The set of object planes, Pobjec,t in Algorithm 1 is comprised of front and back facing partially-bounded planes that cover most of the screen. In some embodiments, to compute the planes, we first may project all base lines onto the object's ground plane (i.e. the xz-plane of its OBB). Second, we may compute the 2D convex hull around the resulting points and lines on the ground plane. Third, as illustrated in FIG. 22, the hull can be extruded to the height of the object and each face of the resulting geometry is converted into a plane. The forward facing planes may be preferred for dimension line placement (see, e.g., Finding the Final Dimension Line). Planes with a normal within 0.1 radians of perpendicular to the camera's view direction can be ignored. We use this distinction between front and back facing planes because we observe that when the front facing planes were full of lines, the back facing planes often have remaining space.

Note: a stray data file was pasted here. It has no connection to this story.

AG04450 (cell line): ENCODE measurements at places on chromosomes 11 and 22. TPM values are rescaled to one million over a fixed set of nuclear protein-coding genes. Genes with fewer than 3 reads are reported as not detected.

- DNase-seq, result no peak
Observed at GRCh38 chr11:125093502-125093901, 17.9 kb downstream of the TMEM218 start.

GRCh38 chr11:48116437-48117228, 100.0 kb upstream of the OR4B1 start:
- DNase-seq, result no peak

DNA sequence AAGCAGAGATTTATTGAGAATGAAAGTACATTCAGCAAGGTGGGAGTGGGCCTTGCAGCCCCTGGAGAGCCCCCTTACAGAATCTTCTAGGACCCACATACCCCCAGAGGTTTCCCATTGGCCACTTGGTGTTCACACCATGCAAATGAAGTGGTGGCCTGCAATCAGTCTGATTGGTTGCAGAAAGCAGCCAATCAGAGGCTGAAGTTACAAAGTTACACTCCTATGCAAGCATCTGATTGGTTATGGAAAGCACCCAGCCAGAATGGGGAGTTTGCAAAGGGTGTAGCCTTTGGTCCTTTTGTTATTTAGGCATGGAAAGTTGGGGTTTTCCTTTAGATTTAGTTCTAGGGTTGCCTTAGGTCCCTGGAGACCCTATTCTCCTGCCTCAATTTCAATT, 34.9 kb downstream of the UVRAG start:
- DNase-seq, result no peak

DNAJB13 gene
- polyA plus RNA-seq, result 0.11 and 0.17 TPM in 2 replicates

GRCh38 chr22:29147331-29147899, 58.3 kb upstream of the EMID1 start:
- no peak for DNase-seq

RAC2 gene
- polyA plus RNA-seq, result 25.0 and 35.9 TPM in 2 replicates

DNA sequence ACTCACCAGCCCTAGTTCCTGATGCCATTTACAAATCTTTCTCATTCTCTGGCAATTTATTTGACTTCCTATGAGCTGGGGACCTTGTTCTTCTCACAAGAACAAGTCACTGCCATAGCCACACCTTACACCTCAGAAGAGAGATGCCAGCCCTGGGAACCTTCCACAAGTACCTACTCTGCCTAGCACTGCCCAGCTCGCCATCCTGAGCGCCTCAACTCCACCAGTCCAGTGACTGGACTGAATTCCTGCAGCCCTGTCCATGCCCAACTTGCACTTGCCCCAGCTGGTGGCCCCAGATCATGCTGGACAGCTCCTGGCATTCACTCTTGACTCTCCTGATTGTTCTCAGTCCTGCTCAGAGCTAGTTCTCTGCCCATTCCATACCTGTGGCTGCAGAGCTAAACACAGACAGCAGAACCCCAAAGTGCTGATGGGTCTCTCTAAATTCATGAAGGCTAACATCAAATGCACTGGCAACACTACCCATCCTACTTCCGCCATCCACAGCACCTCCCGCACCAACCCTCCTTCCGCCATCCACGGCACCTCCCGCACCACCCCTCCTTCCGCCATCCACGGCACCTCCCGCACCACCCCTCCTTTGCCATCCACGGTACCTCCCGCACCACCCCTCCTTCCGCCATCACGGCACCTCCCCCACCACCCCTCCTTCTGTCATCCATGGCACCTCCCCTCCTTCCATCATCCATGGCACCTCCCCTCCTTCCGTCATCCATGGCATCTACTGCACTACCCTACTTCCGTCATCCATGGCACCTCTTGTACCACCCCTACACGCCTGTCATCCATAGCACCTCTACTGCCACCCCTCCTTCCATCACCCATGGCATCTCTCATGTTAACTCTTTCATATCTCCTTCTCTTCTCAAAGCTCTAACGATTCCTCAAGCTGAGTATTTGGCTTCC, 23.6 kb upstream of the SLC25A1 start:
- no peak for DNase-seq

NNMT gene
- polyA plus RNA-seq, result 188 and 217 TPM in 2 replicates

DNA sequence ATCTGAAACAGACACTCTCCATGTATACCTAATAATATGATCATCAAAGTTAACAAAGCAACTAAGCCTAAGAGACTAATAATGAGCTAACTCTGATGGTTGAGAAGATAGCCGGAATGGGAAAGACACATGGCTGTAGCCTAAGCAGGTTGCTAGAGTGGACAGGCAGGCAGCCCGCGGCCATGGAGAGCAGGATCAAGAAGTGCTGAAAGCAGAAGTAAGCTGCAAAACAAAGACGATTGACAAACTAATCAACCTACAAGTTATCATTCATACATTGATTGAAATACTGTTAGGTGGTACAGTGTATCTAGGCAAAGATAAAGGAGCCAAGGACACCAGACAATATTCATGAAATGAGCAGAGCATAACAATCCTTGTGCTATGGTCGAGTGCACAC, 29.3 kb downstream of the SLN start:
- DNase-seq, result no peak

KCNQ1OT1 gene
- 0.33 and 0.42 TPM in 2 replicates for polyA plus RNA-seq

Referring to FIG. 22, to compute the set of object planes, we can take the 2D convex hull of all base lines projected onto the ground plane (left, 2205). This is extruded to the height of the object. Forward facing planes, are bounded by their neighbors (2210-2230), as are rear facing planes (2240-2270).  FIG. 34 shows an alternative process for finding a set of object planes, according to certain embodiments. This process produces fewer planes as the viewpoint recedes, resulting in a tidier layout of the dimension lines. Note that in contrast to the description above, this algorithm recalculates Pobject per-frame. Plane clusters are found by grouping all the potential slip planes (from getScopPlanes in Algorithm 1) for all base lines on the model, using their normal direction. Each cluster can contain planes with a similar normal. For each viewpoint and base line, we select the plane cluster that is most parallel to the view-plane. Some, or all, of the planes can then be merged depending on the viewpoint distance. A single plane from the merged cluster is placed in Pobjec :t the next nearest to the view point from the base line. As shown in FIG. 29, as the user's viewpoint recedes, the planes are merged in the cluster. As the planes are merged, we keep the plane nearest the camera. For example, in FIG. 34, left, there are 3 slip planes (3410-3430). When the viewpoint moves away a little, planes that are close to each other merge (above, middle), and Pobject contains the next nearest plane to the viewpoint. When the user zooms out a long way (above, right) there is only one plane in the cluster, and all base dimension lines are projected into it.